Seasonal Anime, The Otaku Community & Spoilers – A Discussion

As the Fall 2018 anime came to a close, a few of my Facebook friends where sharing pictures, lamenting the end of some great stories. One Facebook friend in particular, shared screenshots of the final heart-wrenching scene in Banana Fish. One of his friends complained about the spoiler (red) and the poster’s response (blue) used a phrase I’ve seen many a time on Twitter, Tumblr and any other social media. The manga has been out forever. I have to question why this is an acceptable response to accidentally spoiling someone. So let’s investigate what the deal is with the anime community and spoilers!

Anime community spoilers

So What is a Spoiler?

Just like in the name, a spoiler is a piece of knowledge that will spoil the experience of consuming a media. For example, knowing a certain character will die, a plot twist, knowing certain characters will fall in love etc. If you can imagine your experience of the  media would be significantly different knowing a piece of knowledge – then yes, it’s probably a spoiler.

What Isn’t a Spoiler?

Anything that can be assumed: To give an example most people can relate to, if I were to say to my friend, “hey, in episode 50, Rock Lee and Guy have a great scene where they train together”, I wouldn’t classify that as a spoiler. Simply because I can assume or imagine that can happen – Guy and Rock Lee are close and they ALWAYS train. Whereas if I said something like (this doesn’t happen in Naruto just making up an example), “Guy decides to abandon Rock Lee and never speak him to again.” then yep that would be a spoiler because who could ever imagine that happening?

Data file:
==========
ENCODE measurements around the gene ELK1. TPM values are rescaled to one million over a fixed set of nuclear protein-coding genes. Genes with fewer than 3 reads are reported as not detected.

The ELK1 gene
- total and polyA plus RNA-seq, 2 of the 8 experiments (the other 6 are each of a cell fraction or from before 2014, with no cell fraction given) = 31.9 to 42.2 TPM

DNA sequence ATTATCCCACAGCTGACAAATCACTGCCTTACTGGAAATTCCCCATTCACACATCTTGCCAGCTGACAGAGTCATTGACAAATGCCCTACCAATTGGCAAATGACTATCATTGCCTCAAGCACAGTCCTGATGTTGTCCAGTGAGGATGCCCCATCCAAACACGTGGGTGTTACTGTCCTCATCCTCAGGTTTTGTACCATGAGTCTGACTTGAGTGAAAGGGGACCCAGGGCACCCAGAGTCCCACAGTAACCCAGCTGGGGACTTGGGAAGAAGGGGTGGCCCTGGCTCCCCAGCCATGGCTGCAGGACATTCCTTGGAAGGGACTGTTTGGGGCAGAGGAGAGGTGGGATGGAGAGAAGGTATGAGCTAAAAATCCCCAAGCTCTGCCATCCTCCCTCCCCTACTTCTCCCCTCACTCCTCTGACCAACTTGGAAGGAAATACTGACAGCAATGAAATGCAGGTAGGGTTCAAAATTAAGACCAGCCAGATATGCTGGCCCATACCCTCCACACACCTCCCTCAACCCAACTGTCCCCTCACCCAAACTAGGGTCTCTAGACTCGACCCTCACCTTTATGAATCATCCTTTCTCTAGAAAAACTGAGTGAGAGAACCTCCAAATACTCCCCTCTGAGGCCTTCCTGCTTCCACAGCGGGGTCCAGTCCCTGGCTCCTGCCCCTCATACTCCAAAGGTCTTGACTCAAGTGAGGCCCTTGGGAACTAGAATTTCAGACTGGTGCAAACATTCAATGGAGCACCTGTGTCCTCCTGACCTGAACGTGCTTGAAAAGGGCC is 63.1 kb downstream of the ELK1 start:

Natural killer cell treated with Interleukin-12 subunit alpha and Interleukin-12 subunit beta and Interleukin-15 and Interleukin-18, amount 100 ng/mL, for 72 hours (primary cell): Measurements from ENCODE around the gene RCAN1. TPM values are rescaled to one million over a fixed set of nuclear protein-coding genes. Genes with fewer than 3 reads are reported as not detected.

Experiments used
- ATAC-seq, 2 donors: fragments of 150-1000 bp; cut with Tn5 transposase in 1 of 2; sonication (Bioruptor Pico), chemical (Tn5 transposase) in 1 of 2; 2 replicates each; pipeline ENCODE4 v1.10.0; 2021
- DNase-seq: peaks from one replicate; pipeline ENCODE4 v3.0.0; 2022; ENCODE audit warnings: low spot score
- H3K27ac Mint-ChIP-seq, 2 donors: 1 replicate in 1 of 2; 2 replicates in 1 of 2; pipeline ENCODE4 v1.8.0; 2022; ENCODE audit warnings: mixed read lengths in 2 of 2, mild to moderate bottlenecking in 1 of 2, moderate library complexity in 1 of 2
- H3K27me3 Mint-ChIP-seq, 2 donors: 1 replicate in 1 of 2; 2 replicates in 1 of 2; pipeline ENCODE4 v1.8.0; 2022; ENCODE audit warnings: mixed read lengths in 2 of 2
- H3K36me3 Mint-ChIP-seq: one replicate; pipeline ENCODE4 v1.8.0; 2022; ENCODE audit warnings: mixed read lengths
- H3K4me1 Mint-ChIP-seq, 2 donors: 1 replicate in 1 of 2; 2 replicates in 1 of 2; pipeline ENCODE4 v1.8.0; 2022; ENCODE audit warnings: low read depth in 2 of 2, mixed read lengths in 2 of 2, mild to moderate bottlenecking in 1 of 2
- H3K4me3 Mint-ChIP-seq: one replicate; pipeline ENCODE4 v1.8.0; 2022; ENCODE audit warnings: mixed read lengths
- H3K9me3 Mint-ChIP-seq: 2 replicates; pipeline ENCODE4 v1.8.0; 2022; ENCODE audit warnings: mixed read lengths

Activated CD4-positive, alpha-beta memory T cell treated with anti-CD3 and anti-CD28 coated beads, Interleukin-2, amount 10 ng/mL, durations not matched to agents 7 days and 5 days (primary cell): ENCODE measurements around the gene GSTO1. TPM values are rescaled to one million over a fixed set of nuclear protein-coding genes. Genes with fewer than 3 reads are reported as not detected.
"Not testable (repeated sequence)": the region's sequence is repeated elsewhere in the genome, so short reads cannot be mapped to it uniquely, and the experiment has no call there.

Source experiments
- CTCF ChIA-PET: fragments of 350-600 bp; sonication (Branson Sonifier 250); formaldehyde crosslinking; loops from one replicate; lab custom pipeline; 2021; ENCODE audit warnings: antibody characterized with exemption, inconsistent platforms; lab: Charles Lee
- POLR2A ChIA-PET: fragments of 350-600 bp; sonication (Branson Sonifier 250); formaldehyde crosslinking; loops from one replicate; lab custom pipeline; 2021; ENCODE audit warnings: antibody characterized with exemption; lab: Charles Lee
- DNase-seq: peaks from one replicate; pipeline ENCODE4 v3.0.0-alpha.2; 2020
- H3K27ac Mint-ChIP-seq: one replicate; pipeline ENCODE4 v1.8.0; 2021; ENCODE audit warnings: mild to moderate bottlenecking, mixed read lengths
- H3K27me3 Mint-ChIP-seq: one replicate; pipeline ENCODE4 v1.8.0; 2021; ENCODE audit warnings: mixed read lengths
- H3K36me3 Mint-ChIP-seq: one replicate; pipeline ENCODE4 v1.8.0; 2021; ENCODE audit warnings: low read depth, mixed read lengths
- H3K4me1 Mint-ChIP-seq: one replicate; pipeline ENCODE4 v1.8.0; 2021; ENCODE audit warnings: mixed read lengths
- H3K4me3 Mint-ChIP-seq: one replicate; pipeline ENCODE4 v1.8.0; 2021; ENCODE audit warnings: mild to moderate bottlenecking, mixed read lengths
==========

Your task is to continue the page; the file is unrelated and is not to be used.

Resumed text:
Crunchyroll content warning

Content Warnings: When Crunchyroll began including content warnings on series like Goblin Slayer, besides people crying butthurt and ‘snowflake’, a few viewers complained that content warnings spoiled their viewing experience. As they would either know ahead of time that an episode will have violence OR expect violence when there would be none. Content warnings are there to tell viewers “in this episode there may be something in this episode that will upset you”. They DO NOT tell you “hey in this episode this character will die so prepare your tissues”, so no, they are not spoilers.

Megalo Box – An Example

Megalo Box spoilers

When Megalo Box was airing, there was a phrase I saw repeated again and again “but it was in the manga!”. The series was released on the 50th anniversary of a manga called Ashita no Joe. A few manga readers, or fans who had seen the 1980 anime would comment “oh I can’t wait till they animate this part”, or “gosh this part is going to be so intense”. Some fans even discussed how the series’ shocking ending would be shown! New viewers would get upset about the spoilers and the people who had shared the spoilers would respond with “It’s such an old series, you should know it by now!”.

My issue with this is – why is it expected that someone should read the manga, or know an old anime? Every day a new anime fan pops up, and what do new anime fans do? They jump into new anime, like the ‘old’ Big Three, the ’emerging’ Big Three or seasonal anime. They don’t go and start watching a show from the 1980s. Furthermore, and I’m talking from personal experience here, when there’s a series I like, I will VERY rarely watch the anime and read the manga. It’s one or the other and it depends on which medium I feel suits the story best.